List of highest church naves

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The nave is the central approach to the high altar, the main body of the church, in Romanesque and Gothic Christian abbey, cathedral basilica and church architecture. "Nave" (Medieval Latin navis, "ship") was probably suggested by the keel shape of its vaulting.[1] The nave of a church, whether Romanesque, Gothic or Classical, extends from the entry — which may have a separate vestibule, the narthex — to the chancel and is flanked by lower aisles[2] separated from the nave by an arcade.

Beauvais 47m
St Peters 46 m
Milan Cathedral 45 m
Licheń Basilica 44 m
Palma. La Seu. 44 m
Cologne 43.35 m
Amiens 42.3 m
Metz 41.41 m
Munich Frauenkirche Interior highlighting No window effect
Cathedral/Church Nave height (meters) Country Comment
Beauvais Cathedral 47.5 m (156 ft)[3] France The "Parthenon of French Gothic", only one bay of the nave was built, but choir and transepts were completed to the same height.
St. Peter's Basilica 46 m (151 ft)[4]

45 m (148 ft)[5]

Vatican City
Milan Cathedral 45 m (148 ft) Italy
Barcelona, Sagrada Família 45 m (148 ft)[6] Spain Still under construction, although the interior of the church is complete. Vaults of the crossing and the apse reach 60 and 75 metres respectively.
Santa Chiara (Naples) 45 m (148 ft) Italy
San Petronio Basilica, Bologna 45 m (148 ft) Italy
Basilica of Our Lady of Licheń 44 m (144 ft) Poland Highest nave in Poland, wide 77m. The highest point inside church (Dome-presbytery) have 85 meters high
Palma Cathedral 44 m (144 ft)[7][8] Spain Pillars sustaining vaults are the narrowest in the world: they measure 1/12 of vault width (at Reims, pillars are 1/6 of vault width)
Cologne Cathedral 43.35 m (142.2 ft)[9] Germany Highest height to width ratio of any nave
Amiens Cathedral 42.3 m (139 ft)[10] France
Seville Cathedral 42 m (138 ft)


Spain Ranked as largest medieval Gothic church
Metz Cathedral 41.41 m (135.9 ft) France Largest glass surface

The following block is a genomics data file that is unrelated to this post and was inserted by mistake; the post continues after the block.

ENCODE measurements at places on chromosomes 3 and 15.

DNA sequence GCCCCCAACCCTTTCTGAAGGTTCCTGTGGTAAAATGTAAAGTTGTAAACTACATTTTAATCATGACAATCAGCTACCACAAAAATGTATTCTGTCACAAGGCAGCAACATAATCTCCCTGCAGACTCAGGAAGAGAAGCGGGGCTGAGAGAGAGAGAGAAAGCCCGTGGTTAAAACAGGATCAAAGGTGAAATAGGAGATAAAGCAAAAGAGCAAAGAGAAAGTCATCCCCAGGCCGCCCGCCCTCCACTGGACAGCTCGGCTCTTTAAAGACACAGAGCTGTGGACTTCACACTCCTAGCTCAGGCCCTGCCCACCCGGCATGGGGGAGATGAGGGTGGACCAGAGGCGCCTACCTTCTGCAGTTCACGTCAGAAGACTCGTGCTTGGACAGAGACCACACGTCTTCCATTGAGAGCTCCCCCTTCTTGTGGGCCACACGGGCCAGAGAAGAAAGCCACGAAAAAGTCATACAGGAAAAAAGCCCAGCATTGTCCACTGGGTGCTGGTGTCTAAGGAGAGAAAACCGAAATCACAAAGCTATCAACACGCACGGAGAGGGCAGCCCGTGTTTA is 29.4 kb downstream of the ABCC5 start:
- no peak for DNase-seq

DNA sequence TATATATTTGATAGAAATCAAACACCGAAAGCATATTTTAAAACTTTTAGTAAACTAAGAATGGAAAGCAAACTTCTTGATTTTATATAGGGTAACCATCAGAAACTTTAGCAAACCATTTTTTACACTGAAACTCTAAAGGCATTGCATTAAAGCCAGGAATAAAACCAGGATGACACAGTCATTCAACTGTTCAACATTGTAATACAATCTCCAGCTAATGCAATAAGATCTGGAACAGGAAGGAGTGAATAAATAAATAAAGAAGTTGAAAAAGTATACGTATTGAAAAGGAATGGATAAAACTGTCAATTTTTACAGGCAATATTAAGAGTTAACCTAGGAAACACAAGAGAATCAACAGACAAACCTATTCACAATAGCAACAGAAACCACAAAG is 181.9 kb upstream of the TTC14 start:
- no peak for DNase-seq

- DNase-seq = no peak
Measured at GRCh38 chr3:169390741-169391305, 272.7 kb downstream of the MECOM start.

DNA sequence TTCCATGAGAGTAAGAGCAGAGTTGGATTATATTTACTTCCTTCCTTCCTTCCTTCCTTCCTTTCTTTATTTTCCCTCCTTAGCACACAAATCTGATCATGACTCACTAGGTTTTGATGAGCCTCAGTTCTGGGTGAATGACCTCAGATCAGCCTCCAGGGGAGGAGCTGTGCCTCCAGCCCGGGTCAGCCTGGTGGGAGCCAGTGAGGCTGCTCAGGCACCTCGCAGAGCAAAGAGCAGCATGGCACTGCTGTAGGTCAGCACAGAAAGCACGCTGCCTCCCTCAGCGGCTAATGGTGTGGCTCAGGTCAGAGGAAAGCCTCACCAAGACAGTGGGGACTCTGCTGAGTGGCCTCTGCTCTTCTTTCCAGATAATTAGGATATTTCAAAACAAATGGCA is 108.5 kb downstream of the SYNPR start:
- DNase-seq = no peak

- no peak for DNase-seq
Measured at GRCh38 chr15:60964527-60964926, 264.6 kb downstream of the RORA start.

St Bartholomew's Church, Brighton 41.15 m (135.0 ft)[12] United Kingdom Highest nave in the UK, not vaulted (wooden wagon roof).
Ulm Münster 41 m (135 ft)[13] Germany
Narbonne Cathedral 41 m (135 ft)

40.1 m (132 ft)[14]

France Only the great choir of this French gothic cathedral has been built
Aparecida, New Basílica 40 m (130 ft) Brazil Third biggest church in the world. Biggest temple of all Americas.
Lubeck, Marienkirche 38.5 m (126 ft) Germany Highest brick vault in the world.
Hagia Sophia 38 m (125 ft)[10] Turkey
Notre-Dame de Reims 37.95 m (124.5 ft)[10] France This cathedral possesses the record of the world of statues: 2303 stone figurines are represented to it.
New York, St John the Divine 37.7 m (124 ft)[15] USA
St Paul's Cathedral, London 37.5 m (123 ft) United Kingdom
Cathedral of La Plata 37.5 m (123 ft) Argentina
Nantes Cathedral 37.5 m (123 ft) France
Bourges Cathedral 37 m (121 ft)[10] France
Chartres Cathedral 37 m (121 ft)

36.55 m (119.9 ft)[10]

Basilica of St. Thérèse (Lisieux) 37 m (121 ft) France
Wismar St. Nicolai 37 m (121 ft) Germany
Cathedral of Christ the Saviour 37 m (121 ft)[16] Russia
Liverpool Cathedral 36.54 m (119.9 ft) United Kingdom
Tournai Cathedral 36 m (118 ft) Belgium Highest nave in the Low Countries
Salamanca Cathedral 35.4 m (116 ft) Spain
Paris, Notre Dame 35 m (115 ft)[17]
34 m (112 ft)[18][19]
Cathedral of Malaga 35 m (115 ft) Spain
Wismar (St. Georgen church) 35 m (115 ft) Germany
Cathedral of Our Lady of Guadalupe Zamora, Michoacán 34 m (112 ft)[20] Mexico Tallest neo-gothic church in Mexico, 106 m. Still under construction. Known as the "Incomplete Cathedral" ("La Catedral Inconclusa").
Cathedral of Girona 34 m (112 ft) Spain Widest gothic nave in the world, 22.98 m, and lower ratio high/wide in gothic architecture
Church of Our Lady of the Snows (Prague) 34 m (112 ft)[21] Czech Republic 39 m (128 ft) high nave destroyed during Hussite Wars
Cathédrale St-Julien 33 m (108 ft) France
Segovia Cathedral 33 m (108 ft)[22] Spain
St. Vitus Cathedral 33 m (108 ft)[23] Czech Republic
Speyer cathedral 33 m (108 ft) Germany Highest romanesque vault
Stralsund, Marienkirche 32.95 m (108.1 ft) Germany World's highest building from 1625 to 1647 (151 m). Today 104 m.
St. Mary's Church, Stargard Szczeciński 32.5 m (107 ft) Poland Secound highest nave in Poland
Monastery of Batalha 32.5 m (107 ft)[24] Portugal
Glasgow Cathedral 32 m (105 ft) United Kingdom
Santa Maria del Mar, Barcelona 32 m (105 ft) Spain Greatest separation among pillars in gothic architecture (15 m)